Division of Elections reports show enormous fundraising successes for Democrat Alex Sink in the wake of the state primary. I would like to think that would give naysayers some pause as they predict the doom of the Democratic Party this November.
Alex Sink grabbed a cool $525,000, compared to in Rick Scott's $43,000. I know that doesn't mean a huge amount because Scott is just going to bankroll the race the same as he has done to this point. The man has loaned a shocking $38.9 million to his own coffers so far. But this does show a huge enthusiasm gap in our favor.
From the time Rick Scott first reported figures in April up until the end of the last reporting period of Sept. 3, the Republican has only collected just over $567,000 in cash donations. Sink has taken in around $8 million. And since she is showing a 2- to 7-point lead in recent polls, the news is roses right now for Florida's CFO.
All of the data, be it financial or in the polls, indicates that Sink's supporters want her to win. That makes a huge difference going forward. After a bitter and divisive primary, one which offered Bill McCollum supporters few reasons to support Scott with any sort of enthusiasm, the Republicans are in bad shape when it comes to the gubernatorial race.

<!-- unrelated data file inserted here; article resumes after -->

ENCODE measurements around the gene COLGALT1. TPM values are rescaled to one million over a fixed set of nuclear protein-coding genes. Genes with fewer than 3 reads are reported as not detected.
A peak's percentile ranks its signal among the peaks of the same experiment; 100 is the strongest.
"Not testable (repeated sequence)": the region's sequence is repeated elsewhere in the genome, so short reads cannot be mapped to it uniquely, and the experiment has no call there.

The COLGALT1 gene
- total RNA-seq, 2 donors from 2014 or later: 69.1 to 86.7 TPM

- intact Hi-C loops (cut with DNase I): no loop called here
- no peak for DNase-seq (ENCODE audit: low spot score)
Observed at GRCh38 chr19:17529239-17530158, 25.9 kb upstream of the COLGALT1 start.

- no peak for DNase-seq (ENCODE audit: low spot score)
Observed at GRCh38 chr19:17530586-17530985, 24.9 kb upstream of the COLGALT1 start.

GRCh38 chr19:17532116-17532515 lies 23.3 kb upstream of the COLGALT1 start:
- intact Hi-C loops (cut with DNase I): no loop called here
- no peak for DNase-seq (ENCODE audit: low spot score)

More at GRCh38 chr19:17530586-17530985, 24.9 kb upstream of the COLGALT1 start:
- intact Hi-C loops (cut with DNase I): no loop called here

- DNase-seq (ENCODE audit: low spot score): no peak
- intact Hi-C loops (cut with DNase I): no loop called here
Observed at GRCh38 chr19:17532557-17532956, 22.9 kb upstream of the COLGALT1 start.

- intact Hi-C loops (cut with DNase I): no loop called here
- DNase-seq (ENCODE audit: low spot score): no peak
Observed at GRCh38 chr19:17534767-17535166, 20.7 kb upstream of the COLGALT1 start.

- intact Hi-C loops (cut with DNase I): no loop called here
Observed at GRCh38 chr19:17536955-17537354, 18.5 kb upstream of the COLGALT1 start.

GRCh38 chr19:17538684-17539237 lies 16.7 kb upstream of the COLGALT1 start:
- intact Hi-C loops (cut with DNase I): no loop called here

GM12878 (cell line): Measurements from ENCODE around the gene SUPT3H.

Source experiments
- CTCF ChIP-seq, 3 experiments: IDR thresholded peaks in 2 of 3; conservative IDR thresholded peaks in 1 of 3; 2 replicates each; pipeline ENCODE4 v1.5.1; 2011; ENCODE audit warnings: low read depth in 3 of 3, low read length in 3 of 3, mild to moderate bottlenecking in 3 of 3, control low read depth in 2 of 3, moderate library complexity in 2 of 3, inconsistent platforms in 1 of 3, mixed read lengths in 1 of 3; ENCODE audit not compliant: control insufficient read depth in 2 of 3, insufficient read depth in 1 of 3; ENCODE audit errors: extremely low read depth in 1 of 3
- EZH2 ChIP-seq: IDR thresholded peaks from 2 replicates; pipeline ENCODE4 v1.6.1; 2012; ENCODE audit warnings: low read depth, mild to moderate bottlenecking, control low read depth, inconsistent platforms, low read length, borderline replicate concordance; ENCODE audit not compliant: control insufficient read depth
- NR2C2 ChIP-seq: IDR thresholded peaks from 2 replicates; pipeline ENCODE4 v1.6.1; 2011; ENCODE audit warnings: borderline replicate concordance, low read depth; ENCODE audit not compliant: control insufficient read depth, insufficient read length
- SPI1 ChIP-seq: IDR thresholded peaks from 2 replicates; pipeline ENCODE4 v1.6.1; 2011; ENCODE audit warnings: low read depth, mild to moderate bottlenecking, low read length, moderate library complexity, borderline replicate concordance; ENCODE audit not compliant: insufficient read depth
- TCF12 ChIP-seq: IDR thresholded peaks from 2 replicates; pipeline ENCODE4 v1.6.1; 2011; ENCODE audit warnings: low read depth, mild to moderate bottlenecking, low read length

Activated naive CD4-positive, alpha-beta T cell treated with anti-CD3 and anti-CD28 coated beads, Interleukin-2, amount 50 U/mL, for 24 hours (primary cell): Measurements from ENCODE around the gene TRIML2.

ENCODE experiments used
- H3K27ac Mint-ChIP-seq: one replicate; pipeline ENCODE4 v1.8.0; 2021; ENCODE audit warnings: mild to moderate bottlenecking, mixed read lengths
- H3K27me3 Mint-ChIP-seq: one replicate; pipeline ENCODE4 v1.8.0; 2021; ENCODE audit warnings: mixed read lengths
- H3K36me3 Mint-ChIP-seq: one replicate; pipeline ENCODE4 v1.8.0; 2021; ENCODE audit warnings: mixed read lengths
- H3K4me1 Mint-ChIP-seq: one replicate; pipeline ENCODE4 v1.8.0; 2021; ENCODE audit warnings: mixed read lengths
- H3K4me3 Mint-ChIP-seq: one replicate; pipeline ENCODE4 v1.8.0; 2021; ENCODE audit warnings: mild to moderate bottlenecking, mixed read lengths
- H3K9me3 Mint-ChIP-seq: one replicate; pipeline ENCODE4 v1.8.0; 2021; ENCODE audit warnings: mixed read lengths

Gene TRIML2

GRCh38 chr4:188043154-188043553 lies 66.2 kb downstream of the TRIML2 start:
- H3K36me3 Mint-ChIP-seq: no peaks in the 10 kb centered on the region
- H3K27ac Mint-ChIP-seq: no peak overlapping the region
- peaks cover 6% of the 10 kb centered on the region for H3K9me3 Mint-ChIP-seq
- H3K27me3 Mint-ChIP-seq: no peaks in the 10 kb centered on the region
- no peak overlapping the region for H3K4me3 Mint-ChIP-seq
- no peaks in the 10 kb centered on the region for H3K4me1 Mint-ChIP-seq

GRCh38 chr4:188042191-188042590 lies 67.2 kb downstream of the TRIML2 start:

In a year when the Tea Party voters get all the press, and a year when so many people supposedly are frustrated with the Democrats, the Republican Party of Florida has to be very frustrated right now. But this is predictable. Bill McCollum ran a lackluster campaign and got beaten by a terrible candidate with a huge bankroll. All of the establishment Republicans in the state, from Jeb Bush to Jon Thrasher, found themselves with egg on their face, spending Primary day at what had to be a very depressing party in Central Florida waiting to hear McCollum concede.
Now, most party establishment has officially gotten behind Scott, but Scott had made them look stupid. He called the state GOP corrupt, labeled all Tallahassee insiders as a major problem, and now has no concrete party support. Plus, McCollum did everything he could to point out the ten shades of sleazy that color Scott's shadowy past. Independent and liberal voters did not vote in the GOP primary, but the learned plenty about Scott along the way. And while Sink coasted to her party's nomination with nary a bad word said, Scott had poisonous negatives come dawn on Aug. 25.
Things will change, of course. Scott will run nasty campaign ads which tar Sink as a Tallahassee insider as well. He will ask voters if they really want a former Bank of America executive handling Florida's purse strings. He will subtly raise questions whether we are ready for a female governor, and drop hints about whether the woman is too liberal if she won't take her husband's last name. All the crap he has, he will throw.
But we know that. McCollum was taken by surprise. He may have known Scott was a crook, but could not anticipate the tactics Scott would employ is his vanity-driven, shameless power grab of a campaign. We know. And so do voters.